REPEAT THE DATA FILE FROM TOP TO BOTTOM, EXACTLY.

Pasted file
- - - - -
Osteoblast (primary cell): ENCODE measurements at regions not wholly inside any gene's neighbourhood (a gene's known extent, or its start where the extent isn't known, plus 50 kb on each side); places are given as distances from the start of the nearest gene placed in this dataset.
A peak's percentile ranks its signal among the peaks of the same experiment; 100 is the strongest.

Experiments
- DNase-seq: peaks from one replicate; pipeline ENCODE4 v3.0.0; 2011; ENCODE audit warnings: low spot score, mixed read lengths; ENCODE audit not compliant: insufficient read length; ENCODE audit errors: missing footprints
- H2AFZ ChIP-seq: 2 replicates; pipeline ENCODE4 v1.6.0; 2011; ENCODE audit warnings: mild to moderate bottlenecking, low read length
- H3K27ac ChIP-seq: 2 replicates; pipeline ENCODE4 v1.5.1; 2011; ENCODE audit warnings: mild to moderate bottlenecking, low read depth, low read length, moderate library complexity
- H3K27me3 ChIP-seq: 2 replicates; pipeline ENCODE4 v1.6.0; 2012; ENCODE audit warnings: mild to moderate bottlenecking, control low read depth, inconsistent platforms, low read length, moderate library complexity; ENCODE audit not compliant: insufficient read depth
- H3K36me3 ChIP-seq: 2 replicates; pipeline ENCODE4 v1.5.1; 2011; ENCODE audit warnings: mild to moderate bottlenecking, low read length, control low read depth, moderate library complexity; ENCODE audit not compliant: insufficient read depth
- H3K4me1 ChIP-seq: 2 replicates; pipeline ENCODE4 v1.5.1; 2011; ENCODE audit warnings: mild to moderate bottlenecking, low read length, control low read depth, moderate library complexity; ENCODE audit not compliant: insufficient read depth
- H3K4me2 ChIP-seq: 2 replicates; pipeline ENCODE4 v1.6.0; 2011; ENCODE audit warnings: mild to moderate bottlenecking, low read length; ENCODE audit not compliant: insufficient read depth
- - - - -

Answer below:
Osteoblast (primary cell): ENCODE measurements at regions not wholly inside any gene's neighbourhood (a gene's known extent, or its start where the extent isn't known, plus 50 kb on each side); places are given as distances from the start of the nearest gene placed in this dataset.
A peak's percentile ranks its signal among the peaks of the same experiment; 100 is the strongest.

Experiments
- DNase-seq: peaks from one replicate; pipeline ENCODE4 v3.0.0; 2011; ENCODE audit warnings: low spot score, mixed read lengths; ENCODE audit not compliant: insufficient read length; ENCODE audit errors: missing footprints
- H2AFZ ChIP-seq: 2 replicates; pipeline ENCODE4 v1.6.0; 2011; ENCODE audit warnings: mild to moderate bottlenecking, low read length
- H3K27ac ChIP-seq: 2 replicates; pipeline ENCODE4 v1.5.1; 2011; ENCODE audit warnings: mild to moderate bottlenecking, low read depth, low read length, moderate library complexity
- H3K27me3 ChIP-seq: 2 replicates; pipeline ENCODE4 v1.6.0; 2012; ENCODE audit warnings: mild to moderate bottlenecking, control low read depth, inconsistent platforms, low read length, moderate library complexity; ENCODE audit not compliant: insufficient read depth
- H3K36me3 ChIP-seq: 2 replicates; pipeline ENCODE4 v1.5.1; 2011; ENCODE audit warnings: mild to moderate bottlenecking, low read length, control low read depth, moderate library complexity; ENCODE audit not compliant: insufficient read depth
- H3K4me1 ChIP-seq: 2 replicates; pipeline ENCODE4 v1.5.1; 2011; ENCODE audit warnings: mild to moderate bottlenecking, low read length, control low read depth, moderate library complexity; ENCODE audit not compliant: insufficient read depth
- H3K4me2 ChIP-seq: 2 replicates; pipeline ENCODE4 v1.6.0; 2011; ENCODE audit warnings: mild to moderate bottlenecking, low read length; ENCODE audit not compliant: insufficient read depth